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Qualified subordination overview

Updated: January 21, 2005

Applies To: Windows Server 2003, Windows Server 2003 R2, Windows Server 2003 with SP1, Windows Server 2003 with SP2


Qualified subordination overview

Qualified subordination allows you to place certificate issuance constraints on subordinate CAs and to place usage constraints on the certificates they issue. With qualified subordination, you can focus subordinate CAs according to specific certification needs and administer your public key infrastructure (PKI) more efficiently.

Certificate-based trust between trust hierarchies

Qualified subordination also allows you to establish trust between CAs in separate trust hierarchies. This type of trust relationship is also called cross-certification. With this trust relationship, qualified subordination is not limited to subordinate CAs. Trust between hierarchies may be established using a subordinate CA in one hierarchy and the root CA in another hierarchy.

Additional levels of security controls

Qualified subordination extends your trust hierarchy by allowing you to place additional trust conditions within and between the domains in your PKI. With qualified subordination, the qualified subordinate CAs in your trust hierarchy can each have different rules governing how they will issue certificates and how their certificates may be used. For more information on qualified subordination, see Qualified subordination.

Qualified subordination extensions

Each qualified subordination constraint adds an additional trust condition and more narrowly defines the scope of a CA. These conditions are defined in the certificate extensions of a qualified subordinate CA certificate. When you install a qualified subordinate CA, you define the following extensions in its CA certificate:


Extension Description

Name Constraints

Restricts the namespaces that are permitted or excluded by the qualified subordinate CA and its subordinates when issuing certificates.


Defines the list of acceptable issuance and application policies for certificate usage. These policies are identified in the certificate by object identifiers (also known as object identifiers).

Policy Mapping

Allows a policy from one domain to be mapped onto a policy of another domain.

Policy Constraints

Restricts the subordination levels in a certificate hierarchy to which a policy is applied. These extensions are used in conjunction with issuance and application policies only.

All constraints that are placed on a qualified subordinate CA are defined in the complete request for the CA certificate that is used to install the qualified subordinate CA. The complete request is a CMC certificate request that has been generated using an information file (.inf file). All qualified subordinate CA policies, constraints, and mappings can be defined using an information file (.inf). In order to modify the policies and constraints placed on a qualified subordinate CA after installation, the administrator of that qualified subordinate CA's parent CA must reissue the CA certificate for the qualified subordinate CA, thereby reinstalling it. For more information, see Perform qualified subordination.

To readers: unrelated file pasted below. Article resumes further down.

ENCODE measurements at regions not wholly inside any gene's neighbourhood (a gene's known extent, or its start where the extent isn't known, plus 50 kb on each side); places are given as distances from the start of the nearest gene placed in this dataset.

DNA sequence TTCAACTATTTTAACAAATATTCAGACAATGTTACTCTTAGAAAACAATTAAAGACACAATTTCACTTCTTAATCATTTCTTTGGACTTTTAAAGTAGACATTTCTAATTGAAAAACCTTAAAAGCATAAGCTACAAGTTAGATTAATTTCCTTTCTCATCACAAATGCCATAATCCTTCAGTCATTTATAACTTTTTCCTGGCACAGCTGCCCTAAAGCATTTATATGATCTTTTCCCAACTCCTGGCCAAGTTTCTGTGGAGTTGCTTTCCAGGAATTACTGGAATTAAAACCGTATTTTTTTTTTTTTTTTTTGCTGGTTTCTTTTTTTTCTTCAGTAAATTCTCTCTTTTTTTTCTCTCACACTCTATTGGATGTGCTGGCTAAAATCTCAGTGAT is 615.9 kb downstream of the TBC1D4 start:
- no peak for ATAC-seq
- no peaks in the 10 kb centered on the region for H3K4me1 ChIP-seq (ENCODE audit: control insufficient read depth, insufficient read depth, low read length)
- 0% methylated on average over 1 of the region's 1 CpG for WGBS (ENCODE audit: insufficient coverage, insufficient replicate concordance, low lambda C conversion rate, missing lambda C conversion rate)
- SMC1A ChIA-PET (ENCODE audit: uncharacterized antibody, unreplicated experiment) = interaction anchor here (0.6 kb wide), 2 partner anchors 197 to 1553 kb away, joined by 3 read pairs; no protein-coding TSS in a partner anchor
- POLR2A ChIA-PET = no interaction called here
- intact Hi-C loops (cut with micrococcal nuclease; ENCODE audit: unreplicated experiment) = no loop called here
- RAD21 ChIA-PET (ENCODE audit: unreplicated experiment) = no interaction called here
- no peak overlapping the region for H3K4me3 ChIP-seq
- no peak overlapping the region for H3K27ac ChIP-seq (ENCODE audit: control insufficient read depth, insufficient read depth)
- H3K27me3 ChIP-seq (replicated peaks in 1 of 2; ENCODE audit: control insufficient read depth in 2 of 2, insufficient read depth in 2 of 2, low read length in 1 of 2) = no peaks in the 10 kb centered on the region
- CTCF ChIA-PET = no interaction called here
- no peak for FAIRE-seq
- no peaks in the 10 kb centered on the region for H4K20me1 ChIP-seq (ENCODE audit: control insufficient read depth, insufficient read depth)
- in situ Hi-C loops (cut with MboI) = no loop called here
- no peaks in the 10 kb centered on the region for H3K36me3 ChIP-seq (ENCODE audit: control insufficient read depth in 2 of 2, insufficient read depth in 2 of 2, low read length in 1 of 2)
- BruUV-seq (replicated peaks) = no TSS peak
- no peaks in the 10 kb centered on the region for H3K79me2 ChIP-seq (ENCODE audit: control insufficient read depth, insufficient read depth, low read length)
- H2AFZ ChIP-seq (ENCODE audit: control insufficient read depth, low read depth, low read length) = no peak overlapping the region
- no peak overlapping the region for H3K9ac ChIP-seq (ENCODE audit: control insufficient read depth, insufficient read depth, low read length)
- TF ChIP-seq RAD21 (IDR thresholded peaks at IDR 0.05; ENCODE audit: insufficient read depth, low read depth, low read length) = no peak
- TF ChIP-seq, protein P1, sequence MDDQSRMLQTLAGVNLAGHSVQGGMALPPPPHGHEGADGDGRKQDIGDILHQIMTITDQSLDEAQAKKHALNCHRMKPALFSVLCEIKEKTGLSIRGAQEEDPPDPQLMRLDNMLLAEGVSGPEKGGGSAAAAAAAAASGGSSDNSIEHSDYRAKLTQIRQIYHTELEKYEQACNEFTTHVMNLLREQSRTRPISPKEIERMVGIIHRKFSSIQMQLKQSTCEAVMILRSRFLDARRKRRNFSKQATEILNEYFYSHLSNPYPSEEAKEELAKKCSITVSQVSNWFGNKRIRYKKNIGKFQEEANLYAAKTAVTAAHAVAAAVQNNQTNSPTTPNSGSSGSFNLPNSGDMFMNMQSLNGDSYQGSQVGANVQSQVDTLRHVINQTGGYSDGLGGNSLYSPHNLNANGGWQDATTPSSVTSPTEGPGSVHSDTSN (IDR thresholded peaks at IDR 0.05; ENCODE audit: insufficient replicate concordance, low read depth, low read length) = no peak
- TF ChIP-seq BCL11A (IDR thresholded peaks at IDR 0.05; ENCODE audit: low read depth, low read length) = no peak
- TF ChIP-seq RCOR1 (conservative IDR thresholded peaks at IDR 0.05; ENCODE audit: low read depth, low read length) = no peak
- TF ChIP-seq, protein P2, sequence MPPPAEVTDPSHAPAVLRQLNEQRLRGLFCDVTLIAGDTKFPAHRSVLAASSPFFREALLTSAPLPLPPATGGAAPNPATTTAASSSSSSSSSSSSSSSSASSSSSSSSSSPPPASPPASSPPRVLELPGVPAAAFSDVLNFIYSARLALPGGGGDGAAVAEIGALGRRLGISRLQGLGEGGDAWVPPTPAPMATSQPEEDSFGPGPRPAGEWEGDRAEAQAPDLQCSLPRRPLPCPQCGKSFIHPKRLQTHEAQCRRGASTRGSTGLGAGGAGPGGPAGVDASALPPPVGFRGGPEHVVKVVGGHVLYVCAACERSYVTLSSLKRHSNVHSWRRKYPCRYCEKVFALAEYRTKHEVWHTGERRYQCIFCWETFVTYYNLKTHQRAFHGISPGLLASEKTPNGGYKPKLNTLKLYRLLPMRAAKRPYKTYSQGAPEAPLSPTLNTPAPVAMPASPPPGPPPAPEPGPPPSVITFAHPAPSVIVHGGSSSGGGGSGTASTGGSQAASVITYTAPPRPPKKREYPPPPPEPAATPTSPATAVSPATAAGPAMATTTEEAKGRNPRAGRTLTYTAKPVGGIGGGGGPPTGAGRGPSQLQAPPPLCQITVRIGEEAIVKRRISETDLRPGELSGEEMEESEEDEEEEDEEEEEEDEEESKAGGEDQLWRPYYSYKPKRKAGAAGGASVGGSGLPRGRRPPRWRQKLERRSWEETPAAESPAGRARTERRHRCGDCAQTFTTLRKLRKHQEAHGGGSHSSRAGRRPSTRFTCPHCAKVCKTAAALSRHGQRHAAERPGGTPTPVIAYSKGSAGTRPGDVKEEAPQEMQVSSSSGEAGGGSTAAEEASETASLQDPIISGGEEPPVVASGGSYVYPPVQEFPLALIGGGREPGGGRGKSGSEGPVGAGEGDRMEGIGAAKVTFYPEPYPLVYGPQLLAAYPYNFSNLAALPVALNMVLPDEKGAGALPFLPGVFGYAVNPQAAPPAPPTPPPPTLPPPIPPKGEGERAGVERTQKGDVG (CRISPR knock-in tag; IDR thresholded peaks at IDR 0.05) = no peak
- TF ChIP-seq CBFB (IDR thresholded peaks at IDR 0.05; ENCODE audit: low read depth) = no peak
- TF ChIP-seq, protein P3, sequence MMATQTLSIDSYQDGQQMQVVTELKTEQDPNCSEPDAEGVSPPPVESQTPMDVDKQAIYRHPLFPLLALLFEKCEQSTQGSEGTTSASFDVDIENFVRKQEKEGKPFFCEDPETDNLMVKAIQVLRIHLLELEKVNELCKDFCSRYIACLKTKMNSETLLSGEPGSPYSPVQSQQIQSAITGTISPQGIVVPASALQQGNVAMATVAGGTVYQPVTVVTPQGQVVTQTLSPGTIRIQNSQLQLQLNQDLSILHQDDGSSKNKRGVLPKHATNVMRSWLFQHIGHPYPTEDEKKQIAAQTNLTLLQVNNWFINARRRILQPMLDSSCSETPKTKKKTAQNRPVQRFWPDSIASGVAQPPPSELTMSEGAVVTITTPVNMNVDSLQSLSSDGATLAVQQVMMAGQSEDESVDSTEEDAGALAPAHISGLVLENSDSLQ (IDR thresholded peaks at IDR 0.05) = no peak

The constraints and policy types listed above are defined in RFC 2459. For more information on RFCs, see the RFC Editor Web site.

For more information, see Name constraints, Policy constraints, Mapping policies between trust hierarchies, and Policy qualifiers.

Qualified subordinate CA scenarios

The following sections show how qualified subordination can be used.

Name constraints scenarios

The Humongous Insurance Company has two Active Directory directory service domains hosted in different geographic locations, one domain in North America and one domain in South America. The company's PKI administrator wants the qualified subordinate CAs that are deployed in each domain to issue certificates for users in their local domain only. The two Active Directory domains are northamerica.humongousinsurance.com and southamerica.humongousinsurance.com.

The administrator performs the following steps:

  1. Installs a qualified subordinate CA for the domain northamerica.humongousinsurance.com with the following permitted name constraints:


Name constraint format Permitted name constraint Example

Distinguished name


CN=Mike Danseglio,CN=Users,DC=northamerica,DC=humongousinsurance,DC=com

DNS domain name



  1. Installs a qualified subordinate CA for the domain southamerica.humongousinsurance.com with the following permitted name constraints:


Name constraint format Permitted name constraint Example

Distinguished name


CN=Don Funk,CN=Users,DC=southamerica,DC=humongousinsurance,DC=com

DNS domain name



As a result, the certificate issuance behavior of each qualified subordinate CA is restricted to users in their respective domains. If a user in northamerica.humongousinsurance.com requests a certificate from the qualified subordinate CA for southamerica.humongousinsurance.com, the request is denied because the namespace specified in a permitted name constraint automatically excludes any other namespaces.

For more information, see Name constraints.

Policy scenarios

Humongous Insurance wants to use application and issuance policies to configure the following PKI scenarios:

  • Only allow remote network logon using smart card authentication.

  • Create a certificate that allows selected users to make purchases of up to one million dollars.

Only allow remote network logon using smart card authentication

To restrict remote network logon to only allow smart card authentication, the company performs the following steps:

  1. Configures their remote access server to require smart card authentication.

  2. Installs and configures a qualified subordinate CA to issue smart card logon certificates containing a specific application policy that is required by the remote access server.

  3. Distributes smart cards containing the specific application policy that is required by the remote access server.

When a user attempts to log in, the following steps occur:

  1. Users attempt to log on remotely over a dial-up connection using their smart cards.

  2. The remote access server software checks to see if the smart card contains the required application policy.